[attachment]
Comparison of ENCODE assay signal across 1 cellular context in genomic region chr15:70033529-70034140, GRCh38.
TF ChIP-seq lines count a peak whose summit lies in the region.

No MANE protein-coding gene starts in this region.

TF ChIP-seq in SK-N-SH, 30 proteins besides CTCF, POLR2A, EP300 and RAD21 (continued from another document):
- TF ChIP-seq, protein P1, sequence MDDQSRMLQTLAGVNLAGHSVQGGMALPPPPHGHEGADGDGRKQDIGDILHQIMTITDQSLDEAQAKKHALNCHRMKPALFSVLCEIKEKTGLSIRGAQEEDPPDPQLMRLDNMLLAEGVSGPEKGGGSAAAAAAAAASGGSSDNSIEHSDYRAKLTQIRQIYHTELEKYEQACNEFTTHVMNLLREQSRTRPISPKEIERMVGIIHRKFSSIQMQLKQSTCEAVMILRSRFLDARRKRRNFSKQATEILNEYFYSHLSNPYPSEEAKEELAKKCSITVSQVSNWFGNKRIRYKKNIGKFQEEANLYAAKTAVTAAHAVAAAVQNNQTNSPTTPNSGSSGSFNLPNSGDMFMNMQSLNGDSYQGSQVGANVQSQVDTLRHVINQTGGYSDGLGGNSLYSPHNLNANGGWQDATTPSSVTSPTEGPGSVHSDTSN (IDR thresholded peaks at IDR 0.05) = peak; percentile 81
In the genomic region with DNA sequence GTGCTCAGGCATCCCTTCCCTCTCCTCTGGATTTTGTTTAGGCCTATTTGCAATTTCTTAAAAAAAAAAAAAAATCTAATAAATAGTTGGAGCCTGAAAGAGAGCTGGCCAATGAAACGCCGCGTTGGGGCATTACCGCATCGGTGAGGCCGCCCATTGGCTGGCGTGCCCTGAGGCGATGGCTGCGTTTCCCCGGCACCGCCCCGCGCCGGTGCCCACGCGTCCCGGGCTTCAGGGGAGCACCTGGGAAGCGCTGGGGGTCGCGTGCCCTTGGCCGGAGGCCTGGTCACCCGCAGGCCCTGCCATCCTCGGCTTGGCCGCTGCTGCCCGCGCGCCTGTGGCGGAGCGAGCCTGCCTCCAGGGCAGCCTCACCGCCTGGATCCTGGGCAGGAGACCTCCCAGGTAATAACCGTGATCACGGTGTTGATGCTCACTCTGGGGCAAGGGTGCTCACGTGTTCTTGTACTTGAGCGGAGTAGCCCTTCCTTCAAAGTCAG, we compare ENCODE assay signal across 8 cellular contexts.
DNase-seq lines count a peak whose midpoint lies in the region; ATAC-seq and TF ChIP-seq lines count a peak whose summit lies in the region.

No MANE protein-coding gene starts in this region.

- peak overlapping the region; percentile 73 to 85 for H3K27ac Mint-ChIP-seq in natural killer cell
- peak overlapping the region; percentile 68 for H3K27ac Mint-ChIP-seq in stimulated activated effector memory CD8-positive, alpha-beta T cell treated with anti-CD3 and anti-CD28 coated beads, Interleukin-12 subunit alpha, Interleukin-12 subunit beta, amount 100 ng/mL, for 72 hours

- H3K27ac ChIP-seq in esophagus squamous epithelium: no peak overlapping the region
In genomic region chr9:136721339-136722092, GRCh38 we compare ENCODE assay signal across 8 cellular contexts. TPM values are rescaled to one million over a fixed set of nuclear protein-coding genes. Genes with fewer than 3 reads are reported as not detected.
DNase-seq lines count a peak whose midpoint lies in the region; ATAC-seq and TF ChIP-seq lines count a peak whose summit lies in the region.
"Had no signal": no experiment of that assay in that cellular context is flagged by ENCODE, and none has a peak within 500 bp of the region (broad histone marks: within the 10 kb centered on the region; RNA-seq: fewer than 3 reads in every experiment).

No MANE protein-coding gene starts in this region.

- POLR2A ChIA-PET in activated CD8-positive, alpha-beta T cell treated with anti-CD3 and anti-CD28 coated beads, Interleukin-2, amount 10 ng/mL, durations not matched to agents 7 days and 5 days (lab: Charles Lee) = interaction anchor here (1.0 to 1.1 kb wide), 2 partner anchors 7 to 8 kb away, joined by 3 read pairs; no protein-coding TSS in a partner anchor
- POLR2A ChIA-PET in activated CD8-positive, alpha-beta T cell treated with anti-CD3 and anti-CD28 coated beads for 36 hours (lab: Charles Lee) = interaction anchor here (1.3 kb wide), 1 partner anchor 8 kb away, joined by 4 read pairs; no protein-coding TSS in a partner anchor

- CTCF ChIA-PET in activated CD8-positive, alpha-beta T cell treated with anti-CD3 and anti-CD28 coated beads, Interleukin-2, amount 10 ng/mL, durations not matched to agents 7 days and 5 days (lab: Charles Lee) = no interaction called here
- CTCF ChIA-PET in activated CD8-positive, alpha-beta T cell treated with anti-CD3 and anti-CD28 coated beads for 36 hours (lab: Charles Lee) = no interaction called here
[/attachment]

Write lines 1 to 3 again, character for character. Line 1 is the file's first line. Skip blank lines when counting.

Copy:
Comparison of ENCODE assay signal across 1 cellular context in genomic region chr15:70033529-70034140, GRCh38.
TF ChIP-seq lines count a peak whose summit lies in the region.

No MANE protein-coding gene starts in this region.